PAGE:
The second point. When we speak or write Russian, French, Serbian, Polish, German, Arab, Turkish, Iranian and so on we are linked to the regional perspective. Our native languages impose on us the concrete national borders, historical experiences and idiosyncrasies. So we count on understanding and presume that listeners know the contexts. So the social context dictates the form of expression and affects thus the various semantic levels. Using English we are free from all these, so we try to be understood by anyone including by those whose historical experience is different from ours. So we choose the words and terms carefully, explaining the details and doing so we rethink what we are to say.
New World Order as a concept was popular in a concrete historical momentum – precisely that when the Cold War ended (late 80’s, Gorbatchev era) and the global cooperation between the USA and Soviet Union was considered near and very probable. The basis of NWO was presumably realization of the convergence theory predicting the synthesis of Soviet socialist and Western capitalist political forms and near cooperation of the Soviet Union and USA in the case of regional issues – for example first Gulf War in the beginning of 1991. Hence, as the Soviet Union split soon after, this project of NWO was naturally set aside and forgotten.
After 1991 the other World Order was considered as something being created under our eyes – Unipolar World with open global hegemony of USA. It is described well in Fukuyama’s political utopia “End of history”. This World Order ignored any other poles of power except the USA and its allies (first of all Europe and Japan) and was thought as universalization of free market economy, political democracy and human rights ideology as global pattern accepted by all countries in the world.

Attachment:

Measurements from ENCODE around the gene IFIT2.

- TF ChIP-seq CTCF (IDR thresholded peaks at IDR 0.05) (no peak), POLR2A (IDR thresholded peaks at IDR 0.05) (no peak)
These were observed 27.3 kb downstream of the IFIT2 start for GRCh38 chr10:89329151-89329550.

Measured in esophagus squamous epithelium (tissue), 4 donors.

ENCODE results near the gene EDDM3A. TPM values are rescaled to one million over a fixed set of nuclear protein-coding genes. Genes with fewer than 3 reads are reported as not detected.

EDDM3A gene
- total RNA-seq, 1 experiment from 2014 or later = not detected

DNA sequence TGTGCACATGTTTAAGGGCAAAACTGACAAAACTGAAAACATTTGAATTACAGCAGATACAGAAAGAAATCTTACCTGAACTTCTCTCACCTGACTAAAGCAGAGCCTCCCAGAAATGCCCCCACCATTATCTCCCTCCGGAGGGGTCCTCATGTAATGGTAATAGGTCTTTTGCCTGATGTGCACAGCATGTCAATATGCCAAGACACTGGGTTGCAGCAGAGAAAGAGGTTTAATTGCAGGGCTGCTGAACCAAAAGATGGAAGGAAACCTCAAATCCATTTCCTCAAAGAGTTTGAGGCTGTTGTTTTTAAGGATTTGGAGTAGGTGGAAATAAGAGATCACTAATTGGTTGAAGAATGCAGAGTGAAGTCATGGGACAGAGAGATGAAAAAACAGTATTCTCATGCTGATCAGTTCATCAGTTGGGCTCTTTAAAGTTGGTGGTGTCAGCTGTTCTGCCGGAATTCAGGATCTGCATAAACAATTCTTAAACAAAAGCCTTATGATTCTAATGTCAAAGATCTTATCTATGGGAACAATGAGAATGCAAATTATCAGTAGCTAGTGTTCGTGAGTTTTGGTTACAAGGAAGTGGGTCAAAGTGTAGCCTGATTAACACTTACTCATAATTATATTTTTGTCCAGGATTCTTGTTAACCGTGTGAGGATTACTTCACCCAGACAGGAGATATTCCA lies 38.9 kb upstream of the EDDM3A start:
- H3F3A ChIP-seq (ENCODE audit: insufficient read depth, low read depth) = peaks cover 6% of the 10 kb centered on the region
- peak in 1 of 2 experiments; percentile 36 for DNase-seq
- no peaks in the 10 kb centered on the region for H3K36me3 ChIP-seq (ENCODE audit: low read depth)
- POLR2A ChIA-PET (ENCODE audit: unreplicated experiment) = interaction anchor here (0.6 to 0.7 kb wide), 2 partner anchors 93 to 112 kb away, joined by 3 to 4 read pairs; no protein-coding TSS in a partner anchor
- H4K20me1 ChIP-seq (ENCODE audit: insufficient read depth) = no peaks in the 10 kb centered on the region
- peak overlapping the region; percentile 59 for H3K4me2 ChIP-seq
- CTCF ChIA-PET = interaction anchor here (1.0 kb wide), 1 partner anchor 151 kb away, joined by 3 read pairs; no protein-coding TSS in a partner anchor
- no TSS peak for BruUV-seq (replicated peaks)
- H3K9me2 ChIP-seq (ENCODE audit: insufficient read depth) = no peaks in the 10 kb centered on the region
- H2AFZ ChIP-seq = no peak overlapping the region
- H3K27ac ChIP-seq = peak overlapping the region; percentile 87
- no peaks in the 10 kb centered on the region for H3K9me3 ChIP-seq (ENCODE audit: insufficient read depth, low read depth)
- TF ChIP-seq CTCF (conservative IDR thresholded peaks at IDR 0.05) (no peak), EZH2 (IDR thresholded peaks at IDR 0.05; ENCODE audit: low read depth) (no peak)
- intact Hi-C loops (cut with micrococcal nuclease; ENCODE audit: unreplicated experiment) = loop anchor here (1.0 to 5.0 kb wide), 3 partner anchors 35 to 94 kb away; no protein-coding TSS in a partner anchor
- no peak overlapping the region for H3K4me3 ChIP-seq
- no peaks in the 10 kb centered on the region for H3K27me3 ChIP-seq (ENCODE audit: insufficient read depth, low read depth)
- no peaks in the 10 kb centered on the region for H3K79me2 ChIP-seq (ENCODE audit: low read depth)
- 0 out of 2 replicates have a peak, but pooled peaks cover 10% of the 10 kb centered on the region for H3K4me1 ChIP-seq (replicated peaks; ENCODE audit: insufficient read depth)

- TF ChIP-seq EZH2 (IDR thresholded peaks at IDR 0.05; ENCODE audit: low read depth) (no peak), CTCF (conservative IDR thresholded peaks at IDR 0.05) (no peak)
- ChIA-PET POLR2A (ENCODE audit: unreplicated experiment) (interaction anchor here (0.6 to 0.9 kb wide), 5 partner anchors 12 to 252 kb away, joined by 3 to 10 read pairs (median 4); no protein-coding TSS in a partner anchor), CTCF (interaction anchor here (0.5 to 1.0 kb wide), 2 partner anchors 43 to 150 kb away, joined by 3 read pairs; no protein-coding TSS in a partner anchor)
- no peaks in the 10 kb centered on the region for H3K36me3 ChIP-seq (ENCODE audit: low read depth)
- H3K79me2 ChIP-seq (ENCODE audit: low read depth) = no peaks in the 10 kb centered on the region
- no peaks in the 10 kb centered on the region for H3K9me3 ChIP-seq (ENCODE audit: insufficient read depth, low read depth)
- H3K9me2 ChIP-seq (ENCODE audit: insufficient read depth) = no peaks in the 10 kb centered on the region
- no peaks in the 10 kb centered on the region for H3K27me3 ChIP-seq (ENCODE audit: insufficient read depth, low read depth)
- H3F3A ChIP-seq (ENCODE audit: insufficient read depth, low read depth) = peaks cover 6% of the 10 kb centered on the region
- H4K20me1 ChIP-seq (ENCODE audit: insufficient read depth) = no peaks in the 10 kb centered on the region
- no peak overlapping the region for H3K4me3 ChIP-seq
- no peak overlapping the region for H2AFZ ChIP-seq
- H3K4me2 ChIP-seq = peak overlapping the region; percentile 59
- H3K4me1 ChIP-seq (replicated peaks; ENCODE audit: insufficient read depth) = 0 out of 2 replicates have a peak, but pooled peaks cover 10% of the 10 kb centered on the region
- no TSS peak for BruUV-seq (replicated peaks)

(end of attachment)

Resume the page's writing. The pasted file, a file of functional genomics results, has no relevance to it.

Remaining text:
We know that Marxism was a somewhat futuristic idea – Marxism prophesied the future victory of Communism at a time that nonetheless remained uncertain. In this regard it is a messianic doctrine, seeing the inevitability of its victory that would usher the culmination and end of the historical process. But Marx was a false prophet and the victory never eventuated.
Jean Baudrillard also states that this is not a clash of civilisations, but an almost innate resistance between one universal homogeneous culture and those who resist this globalisation.
Apart from liberalism two more ideologies are known for having tried to achieve world supremacy: Namely Communism (i.e. Marxism in its various aspects) and Fascism/National Socialism. As Alexander Gelyevich Dugin fairly notices, Fascism has arisen after the two ideologies and has disappeared before them. After the disintegration of the USSR the Marxism that was born in the 19th Century has been definitely discredited as well.